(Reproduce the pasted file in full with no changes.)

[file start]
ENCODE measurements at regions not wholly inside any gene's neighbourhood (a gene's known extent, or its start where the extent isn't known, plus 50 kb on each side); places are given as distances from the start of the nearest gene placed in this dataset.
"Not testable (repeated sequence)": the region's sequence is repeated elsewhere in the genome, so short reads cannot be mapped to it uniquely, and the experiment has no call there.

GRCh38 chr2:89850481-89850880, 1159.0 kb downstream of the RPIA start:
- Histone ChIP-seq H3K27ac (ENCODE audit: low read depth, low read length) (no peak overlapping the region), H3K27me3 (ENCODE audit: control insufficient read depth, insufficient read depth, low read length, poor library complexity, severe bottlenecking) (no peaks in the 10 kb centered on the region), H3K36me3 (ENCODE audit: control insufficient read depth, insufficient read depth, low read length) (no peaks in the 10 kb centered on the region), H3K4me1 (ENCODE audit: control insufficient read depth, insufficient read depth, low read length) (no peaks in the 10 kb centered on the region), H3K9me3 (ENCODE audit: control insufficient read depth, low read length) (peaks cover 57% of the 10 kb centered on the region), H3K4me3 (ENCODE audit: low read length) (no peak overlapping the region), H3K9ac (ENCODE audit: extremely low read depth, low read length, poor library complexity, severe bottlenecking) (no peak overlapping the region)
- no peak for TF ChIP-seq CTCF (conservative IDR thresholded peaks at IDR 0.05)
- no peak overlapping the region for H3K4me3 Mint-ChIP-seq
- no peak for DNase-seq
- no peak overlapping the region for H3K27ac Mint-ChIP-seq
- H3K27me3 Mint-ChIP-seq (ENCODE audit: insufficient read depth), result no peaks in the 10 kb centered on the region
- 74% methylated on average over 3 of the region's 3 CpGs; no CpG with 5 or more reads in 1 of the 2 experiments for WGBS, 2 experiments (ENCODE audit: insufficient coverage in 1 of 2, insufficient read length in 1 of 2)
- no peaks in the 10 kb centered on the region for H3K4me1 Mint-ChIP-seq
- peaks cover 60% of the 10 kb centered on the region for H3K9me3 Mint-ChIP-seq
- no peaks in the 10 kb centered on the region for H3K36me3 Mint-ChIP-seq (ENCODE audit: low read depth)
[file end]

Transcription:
ENCODE measurements at regions not wholly inside any gene's neighbourhood (a gene's known extent, or its start where the extent isn't known, plus 50 kb on each side); places are given as distances from the start of the nearest gene placed in this dataset.
"Not testable (repeated sequence)": the region's sequence is repeated elsewhere in the genome, so short reads cannot be mapped to it uniquely, and the experiment has no call there.

GRCh38 chr2:89850481-89850880, 1159.0 kb downstream of the RPIA start:
- Histone ChIP-seq H3K27ac (ENCODE audit: low read depth, low read length) (no peak overlapping the region), H3K27me3 (ENCODE audit: control insufficient read depth, insufficient read depth, low read length, poor library complexity, severe bottlenecking) (no peaks in the 10 kb centered on the region), H3K36me3 (ENCODE audit: control insufficient read depth, insufficient read depth, low read length) (no peaks in the 10 kb centered on the region), H3K4me1 (ENCODE audit: control insufficient read depth, insufficient read depth, low read length) (no peaks in the 10 kb centered on the region), H3K9me3 (ENCODE audit: control insufficient read depth, low read length) (peaks cover 57% of the 10 kb centered on the region), H3K4me3 (ENCODE audit: low read length) (no peak overlapping the region), H3K9ac (ENCODE audit: extremely low read depth, low read length, poor library complexity, severe bottlenecking) (no peak overlapping the region)
- no peak for TF ChIP-seq CTCF (conservative IDR thresholded peaks at IDR 0.05)
- no peak overlapping the region for H3K4me3 Mint-ChIP-seq
- no peak for DNase-seq
- no peak overlapping the region for H3K27ac Mint-ChIP-seq
- H3K27me3 Mint-ChIP-seq (ENCODE audit: insufficient read depth), result no peaks in the 10 kb centered on the region
- 74% methylated on average over 3 of the region's 3 CpGs; no CpG with 5 or more reads in 1 of the 2 experiments for WGBS, 2 experiments (ENCODE audit: insufficient coverage in 1 of 2, insufficient read length in 1 of 2)
- no peaks in the 10 kb centered on the region for H3K4me1 Mint-ChIP-seq
- peaks cover 60% of the 10 kb centered on the region for H3K9me3 Mint-ChIP-seq
- no peaks in the 10 kb centered on the region for H3K36me3 Mint-ChIP-seq (ENCODE audit: low read depth)